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Memoire of a Whistleblower

Discussion in 'World Building' started by Naomi Rey, Oct 6, 2019.

  1. Naomi Rey

    Naomi Rey New Member

    I need likeminded brains with whom I can bounce around ideas and questions. I'm almost finished with my first draft (70k words in) and I'm getting ideas of what needs to be worked on during the revision stage.

    It's the Iron Age... the concept "proof" is not what it is during the twenty-first century. There are no fingerprints, blood tests, or forensics. What can I use besides defectors and eye witnesses?

    My main character discovers a breadcrumb trail of elements that bring them to a state of disillusionment in their hero/idol, the antagonist. Weaving while I unravel is so difficult. How do I chose breadcrumbs for the MC to find? How do I decide in which order the breadcrumbs fall?

    The MC's primary concern is "the people" but eventually she chooses to abandon that goal for the safety of her family. How do I reconcile her actions with her priorities? Or do I? Perhaps the complexity of the story is in this dichotomy.

    All advice is appreciated :)
    Last edited: Oct 6, 2019
  2. elemtilas

    elemtilas Sage

    In the ancient world, eye witness account of an honest person was considered definitive. (Consider the Gospel and witness accounts of the New Testament.)

    I find it kind of odd that someone would turn their back on tribe or clan, though. I'm not an expert in Iron Age cultures, but it may be quite the challenge to even conceive of a person abandoning clan for the sake of family. Your clan is the people who've got your back: they're the ones who come running with swords and spears and so forth when you're attacked by wild beasts or enemy people. They're your social structure, your source of food, assistance and society. Turning your back on all that... Wow.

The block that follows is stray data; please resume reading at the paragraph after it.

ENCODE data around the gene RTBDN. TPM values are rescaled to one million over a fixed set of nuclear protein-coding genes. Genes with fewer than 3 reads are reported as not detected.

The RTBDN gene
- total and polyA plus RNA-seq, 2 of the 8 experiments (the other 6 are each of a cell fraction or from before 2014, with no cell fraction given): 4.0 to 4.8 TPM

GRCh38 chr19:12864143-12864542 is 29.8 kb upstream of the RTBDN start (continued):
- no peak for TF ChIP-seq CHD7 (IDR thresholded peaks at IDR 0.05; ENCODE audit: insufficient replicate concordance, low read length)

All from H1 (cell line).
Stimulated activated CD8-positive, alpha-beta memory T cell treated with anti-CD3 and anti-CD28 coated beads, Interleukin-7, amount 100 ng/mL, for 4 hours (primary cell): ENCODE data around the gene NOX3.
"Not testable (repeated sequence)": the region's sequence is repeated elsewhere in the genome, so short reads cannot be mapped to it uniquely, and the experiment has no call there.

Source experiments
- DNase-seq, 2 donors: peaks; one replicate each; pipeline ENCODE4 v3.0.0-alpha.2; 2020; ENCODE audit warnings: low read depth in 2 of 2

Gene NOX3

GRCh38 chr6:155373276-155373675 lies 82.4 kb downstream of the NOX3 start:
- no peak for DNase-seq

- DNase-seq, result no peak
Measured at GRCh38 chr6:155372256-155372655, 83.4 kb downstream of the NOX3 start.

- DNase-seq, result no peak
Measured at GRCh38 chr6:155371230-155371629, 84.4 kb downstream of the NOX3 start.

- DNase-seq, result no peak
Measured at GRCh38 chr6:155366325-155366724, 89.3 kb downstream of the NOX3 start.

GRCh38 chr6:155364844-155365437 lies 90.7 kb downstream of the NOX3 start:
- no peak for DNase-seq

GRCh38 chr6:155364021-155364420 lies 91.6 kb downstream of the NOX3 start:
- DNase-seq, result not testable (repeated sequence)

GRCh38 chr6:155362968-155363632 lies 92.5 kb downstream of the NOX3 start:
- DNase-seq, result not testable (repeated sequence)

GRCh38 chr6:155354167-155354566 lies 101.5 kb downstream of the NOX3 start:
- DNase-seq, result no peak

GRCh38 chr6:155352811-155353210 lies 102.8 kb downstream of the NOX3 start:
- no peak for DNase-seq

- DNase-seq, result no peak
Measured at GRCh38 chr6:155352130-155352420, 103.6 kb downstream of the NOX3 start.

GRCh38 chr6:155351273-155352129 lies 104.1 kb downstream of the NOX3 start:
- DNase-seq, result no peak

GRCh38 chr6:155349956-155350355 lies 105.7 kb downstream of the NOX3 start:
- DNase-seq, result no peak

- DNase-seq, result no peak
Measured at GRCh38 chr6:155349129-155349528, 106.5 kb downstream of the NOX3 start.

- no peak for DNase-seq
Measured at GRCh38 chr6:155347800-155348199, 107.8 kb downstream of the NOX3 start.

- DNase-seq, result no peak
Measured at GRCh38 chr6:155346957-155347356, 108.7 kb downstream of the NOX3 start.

Naomi Rey likes this.
  3. Saigonnus

    Saigonnus Auror

    Perhaps the antagonist uses a very particular method to kill someone... or uses a distinctive weapon. Maybe they are known to smoke a certain blend of herbs, or they wear a certain wardrobe item. Anything that might identify a guilty party could be used.
    Naomi Rey likes this.
  4. skip.knox

    skip.knox toujours gai, archie Moderator

    >The MC's primary concern is "the people"
    This is what K.M Weiland would call the lie your character believes. She *thinks* the people are are foremost concern, but when the hard choice comes, she chooses family. I'm not quite sure what "the people" means in this context, though.

    As for proof, to whom is she proving? If only to herself, then you are really saying how to prove it to your reader. What will you reveal that will have your reader say "aha, it was him all along"? A classic is a confession--the old detective trick of getting everyone in the room and presenting evidence until the culprit cracks. The reader is right there with you, and of course it's really the reader you must convince. Nothing convinces like confession.

    I can't speak to the Iron Age, we have almost no documentation for this sort of thing. Among the Germanic tribes in Late Antiquity, though, you get trials of a sort--trial by combat, trial by ordeal, but most often simply an attestation by the disputants. Greeks and Romans did something similar, with juries of scores or even hundreds, and the lawyers on both sides deploying all their rhetorical skills to win over what was essentially an audience. Not sure how that would play in text, though.

    As for the breadcrumbs themselves, don't you already have that, with 75k written? That's certainly the tricky part--how to drop clues that are convincing (to the reader) and how to have your hero find them in a way that is convincing (to the reader).
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